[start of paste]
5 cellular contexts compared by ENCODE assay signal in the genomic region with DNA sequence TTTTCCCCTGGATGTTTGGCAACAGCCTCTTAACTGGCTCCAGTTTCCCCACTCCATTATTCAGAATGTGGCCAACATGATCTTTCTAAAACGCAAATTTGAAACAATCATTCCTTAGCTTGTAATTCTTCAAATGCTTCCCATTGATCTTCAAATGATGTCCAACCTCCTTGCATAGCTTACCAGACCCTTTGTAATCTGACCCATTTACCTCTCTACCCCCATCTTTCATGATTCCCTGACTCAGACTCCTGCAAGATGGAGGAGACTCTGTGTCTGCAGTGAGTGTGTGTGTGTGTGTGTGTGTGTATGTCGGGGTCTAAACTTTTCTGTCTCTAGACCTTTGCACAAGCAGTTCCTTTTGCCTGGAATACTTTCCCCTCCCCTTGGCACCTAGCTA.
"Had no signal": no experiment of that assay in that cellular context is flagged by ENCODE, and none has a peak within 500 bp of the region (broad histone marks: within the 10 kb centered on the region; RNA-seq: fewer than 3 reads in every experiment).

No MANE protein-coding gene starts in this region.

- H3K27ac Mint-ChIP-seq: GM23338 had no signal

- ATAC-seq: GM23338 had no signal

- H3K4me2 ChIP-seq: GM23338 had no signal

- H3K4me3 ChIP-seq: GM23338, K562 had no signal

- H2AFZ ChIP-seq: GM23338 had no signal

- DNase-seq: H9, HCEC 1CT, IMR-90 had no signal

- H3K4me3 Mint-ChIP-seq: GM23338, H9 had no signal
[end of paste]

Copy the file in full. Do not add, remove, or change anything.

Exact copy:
5 cellular contexts compared by ENCODE assay signal in the genomic region with DNA sequence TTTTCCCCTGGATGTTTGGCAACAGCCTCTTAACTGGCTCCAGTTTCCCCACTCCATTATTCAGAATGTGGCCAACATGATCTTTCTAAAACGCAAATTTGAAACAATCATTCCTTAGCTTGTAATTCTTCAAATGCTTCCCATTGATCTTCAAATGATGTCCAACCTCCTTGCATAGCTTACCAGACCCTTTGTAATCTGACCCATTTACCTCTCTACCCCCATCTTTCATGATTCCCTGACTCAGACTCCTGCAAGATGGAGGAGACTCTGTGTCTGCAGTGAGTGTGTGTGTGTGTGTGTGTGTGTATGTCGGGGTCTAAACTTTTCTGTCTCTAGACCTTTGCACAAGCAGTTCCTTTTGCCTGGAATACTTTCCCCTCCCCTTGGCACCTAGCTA.
"Had no signal": no experiment of that assay in that cellular context is flagged by ENCODE, and none has a peak within 500 bp of the region (broad histone marks: within the 10 kb centered on the region; RNA-seq: fewer than 3 reads in every experiment).

No MANE protein-coding gene starts in this region.

- H3K27ac Mint-ChIP-seq: GM23338 had no signal

- ATAC-seq: GM23338 had no signal

- H3K4me2 ChIP-seq: GM23338 had no signal

- H3K4me3 ChIP-seq: GM23338, K562 had no signal

- H2AFZ ChIP-seq: GM23338 had no signal

- DNase-seq: H9, HCEC 1CT, IMR-90 had no signal

- H3K4me3 Mint-ChIP-seq: GM23338, H9 had no signal